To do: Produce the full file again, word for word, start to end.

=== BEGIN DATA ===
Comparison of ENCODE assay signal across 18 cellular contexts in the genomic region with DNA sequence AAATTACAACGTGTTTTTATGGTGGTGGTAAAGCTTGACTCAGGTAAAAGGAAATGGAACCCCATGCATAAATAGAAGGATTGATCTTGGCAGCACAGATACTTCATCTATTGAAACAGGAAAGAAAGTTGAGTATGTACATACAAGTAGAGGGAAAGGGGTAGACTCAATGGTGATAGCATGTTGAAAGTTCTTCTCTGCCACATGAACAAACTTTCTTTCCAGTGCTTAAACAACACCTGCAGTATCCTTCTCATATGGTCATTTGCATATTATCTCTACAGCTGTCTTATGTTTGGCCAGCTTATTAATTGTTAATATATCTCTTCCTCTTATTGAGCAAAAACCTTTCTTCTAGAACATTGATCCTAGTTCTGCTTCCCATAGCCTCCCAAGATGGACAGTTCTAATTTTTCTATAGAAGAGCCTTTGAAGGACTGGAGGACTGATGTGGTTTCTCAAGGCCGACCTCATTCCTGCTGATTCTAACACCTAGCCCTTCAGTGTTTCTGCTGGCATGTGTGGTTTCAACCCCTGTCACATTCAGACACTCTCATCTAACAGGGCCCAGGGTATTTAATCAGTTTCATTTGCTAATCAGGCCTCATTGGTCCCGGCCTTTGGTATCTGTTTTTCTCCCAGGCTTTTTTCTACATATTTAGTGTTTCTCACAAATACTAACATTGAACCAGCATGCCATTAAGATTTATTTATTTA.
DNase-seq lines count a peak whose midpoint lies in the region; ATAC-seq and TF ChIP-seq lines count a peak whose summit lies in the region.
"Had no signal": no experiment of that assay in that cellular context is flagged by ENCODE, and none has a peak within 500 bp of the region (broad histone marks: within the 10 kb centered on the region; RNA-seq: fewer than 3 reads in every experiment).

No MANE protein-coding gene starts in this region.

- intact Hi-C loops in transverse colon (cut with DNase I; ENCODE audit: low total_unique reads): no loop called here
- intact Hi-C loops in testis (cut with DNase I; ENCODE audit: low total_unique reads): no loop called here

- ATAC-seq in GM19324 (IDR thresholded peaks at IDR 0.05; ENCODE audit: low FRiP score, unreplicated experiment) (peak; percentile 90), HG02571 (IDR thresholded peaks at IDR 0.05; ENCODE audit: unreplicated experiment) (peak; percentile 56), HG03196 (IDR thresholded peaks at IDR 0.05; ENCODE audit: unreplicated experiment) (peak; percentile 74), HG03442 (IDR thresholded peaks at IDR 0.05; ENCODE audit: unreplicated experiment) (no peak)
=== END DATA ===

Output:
Comparison of ENCODE assay signal across 18 cellular contexts in the genomic region with DNA sequence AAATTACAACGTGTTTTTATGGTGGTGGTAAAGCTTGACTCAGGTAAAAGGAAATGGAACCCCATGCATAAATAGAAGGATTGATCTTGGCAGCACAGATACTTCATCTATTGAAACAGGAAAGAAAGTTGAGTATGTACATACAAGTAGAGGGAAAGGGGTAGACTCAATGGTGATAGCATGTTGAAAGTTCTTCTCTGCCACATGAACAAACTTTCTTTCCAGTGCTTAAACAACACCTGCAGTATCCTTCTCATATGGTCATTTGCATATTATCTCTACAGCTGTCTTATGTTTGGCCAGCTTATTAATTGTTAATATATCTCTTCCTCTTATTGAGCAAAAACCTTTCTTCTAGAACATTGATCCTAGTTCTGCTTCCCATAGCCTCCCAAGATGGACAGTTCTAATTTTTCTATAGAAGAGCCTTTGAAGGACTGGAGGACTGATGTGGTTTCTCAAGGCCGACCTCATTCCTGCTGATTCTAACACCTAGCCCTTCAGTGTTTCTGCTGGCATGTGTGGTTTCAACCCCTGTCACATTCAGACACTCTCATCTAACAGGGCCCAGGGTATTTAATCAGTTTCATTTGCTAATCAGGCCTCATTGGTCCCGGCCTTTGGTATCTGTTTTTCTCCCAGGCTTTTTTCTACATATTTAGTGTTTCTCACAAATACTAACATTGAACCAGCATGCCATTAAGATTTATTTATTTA.
DNase-seq lines count a peak whose midpoint lies in the region; ATAC-seq and TF ChIP-seq lines count a peak whose summit lies in the region.
"Had no signal": no experiment of that assay in that cellular context is flagged by ENCODE, and none has a peak within 500 bp of the region (broad histone marks: within the 10 kb centered on the region; RNA-seq: fewer than 3 reads in every experiment).

No MANE protein-coding gene starts in this region.

- intact Hi-C loops in transverse colon (cut with DNase I; ENCODE audit: low total_unique reads): no loop called here
- intact Hi-C loops in testis (cut with DNase I; ENCODE audit: low total_unique reads): no loop called here

- ATAC-seq in GM19324 (IDR thresholded peaks at IDR 0.05; ENCODE audit: low FRiP score, unreplicated experiment) (peak; percentile 90), HG02571 (IDR thresholded peaks at IDR 0.05; ENCODE audit: unreplicated experiment) (peak; percentile 56), HG03196 (IDR thresholded peaks at IDR 0.05; ENCODE audit: unreplicated experiment) (peak; percentile 74), HG03442 (IDR thresholded peaks at IDR 0.05; ENCODE audit: unreplicated experiment) (no peak)